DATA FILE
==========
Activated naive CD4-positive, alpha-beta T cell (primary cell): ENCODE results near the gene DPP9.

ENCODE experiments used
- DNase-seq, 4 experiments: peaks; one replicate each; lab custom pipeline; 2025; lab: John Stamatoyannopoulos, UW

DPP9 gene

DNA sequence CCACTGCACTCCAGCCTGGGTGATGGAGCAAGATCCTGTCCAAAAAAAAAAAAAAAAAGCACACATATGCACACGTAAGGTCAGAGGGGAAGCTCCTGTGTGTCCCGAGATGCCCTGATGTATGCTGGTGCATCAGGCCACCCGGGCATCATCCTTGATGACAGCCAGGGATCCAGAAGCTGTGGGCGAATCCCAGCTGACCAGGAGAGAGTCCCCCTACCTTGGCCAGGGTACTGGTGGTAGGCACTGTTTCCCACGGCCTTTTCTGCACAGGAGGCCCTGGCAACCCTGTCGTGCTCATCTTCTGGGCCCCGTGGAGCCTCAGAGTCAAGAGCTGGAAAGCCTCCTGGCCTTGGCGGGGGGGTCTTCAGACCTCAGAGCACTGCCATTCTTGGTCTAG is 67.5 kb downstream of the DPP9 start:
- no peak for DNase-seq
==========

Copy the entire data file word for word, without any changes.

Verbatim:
Activated naive CD4-positive, alpha-beta T cell (primary cell): ENCODE results near the gene DPP9.

ENCODE experiments used
- DNase-seq, 4 experiments: peaks; one replicate each; lab custom pipeline; 2025; lab: John Stamatoyannopoulos, UW

DPP9 gene

DNA sequence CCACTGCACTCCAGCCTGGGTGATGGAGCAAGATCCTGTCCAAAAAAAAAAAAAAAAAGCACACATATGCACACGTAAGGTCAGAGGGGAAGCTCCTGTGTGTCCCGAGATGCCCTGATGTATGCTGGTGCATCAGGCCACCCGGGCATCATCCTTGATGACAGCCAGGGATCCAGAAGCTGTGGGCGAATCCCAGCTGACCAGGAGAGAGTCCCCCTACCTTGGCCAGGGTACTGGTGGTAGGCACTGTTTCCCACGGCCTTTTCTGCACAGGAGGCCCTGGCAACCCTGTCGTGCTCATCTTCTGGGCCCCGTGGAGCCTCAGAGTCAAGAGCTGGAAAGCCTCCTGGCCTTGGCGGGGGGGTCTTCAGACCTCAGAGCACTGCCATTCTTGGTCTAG is 67.5 kb downstream of the DPP9 start:
- no peak for DNase-seq